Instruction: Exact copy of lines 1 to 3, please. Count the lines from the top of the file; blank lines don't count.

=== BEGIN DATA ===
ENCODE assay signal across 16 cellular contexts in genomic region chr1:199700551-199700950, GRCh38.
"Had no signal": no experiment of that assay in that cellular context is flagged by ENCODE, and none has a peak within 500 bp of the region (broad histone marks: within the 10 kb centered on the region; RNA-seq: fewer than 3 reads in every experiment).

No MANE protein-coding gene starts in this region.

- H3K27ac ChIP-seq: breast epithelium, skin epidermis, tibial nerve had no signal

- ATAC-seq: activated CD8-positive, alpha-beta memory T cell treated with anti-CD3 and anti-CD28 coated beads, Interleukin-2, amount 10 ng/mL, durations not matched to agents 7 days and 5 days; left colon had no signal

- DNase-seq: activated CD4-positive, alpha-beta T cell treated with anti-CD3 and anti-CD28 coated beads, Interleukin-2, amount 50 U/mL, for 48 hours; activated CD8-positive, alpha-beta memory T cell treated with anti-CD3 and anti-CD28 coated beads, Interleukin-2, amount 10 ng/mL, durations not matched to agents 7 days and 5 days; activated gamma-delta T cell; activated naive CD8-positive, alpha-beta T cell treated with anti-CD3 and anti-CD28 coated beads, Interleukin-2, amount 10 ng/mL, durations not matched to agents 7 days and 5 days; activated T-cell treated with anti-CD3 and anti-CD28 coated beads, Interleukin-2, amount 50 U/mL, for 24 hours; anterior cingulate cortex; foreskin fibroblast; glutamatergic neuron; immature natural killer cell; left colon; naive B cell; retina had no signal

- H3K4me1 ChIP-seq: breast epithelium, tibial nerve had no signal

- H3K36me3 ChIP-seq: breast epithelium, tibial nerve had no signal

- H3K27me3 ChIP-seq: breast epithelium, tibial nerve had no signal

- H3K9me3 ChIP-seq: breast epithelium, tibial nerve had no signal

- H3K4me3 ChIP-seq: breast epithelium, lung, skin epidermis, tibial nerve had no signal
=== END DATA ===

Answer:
ENCODE assay signal across 16 cellular contexts in genomic region chr1:199700551-199700950, GRCh38.
"Had no signal": no experiment of that assay in that cellular context is flagged by ENCODE, and none has a peak within 500 bp of the region (broad histone marks: within the 10 kb centered on the region; RNA-seq: fewer than 3 reads in every experiment).

No MANE protein-coding gene starts in this region.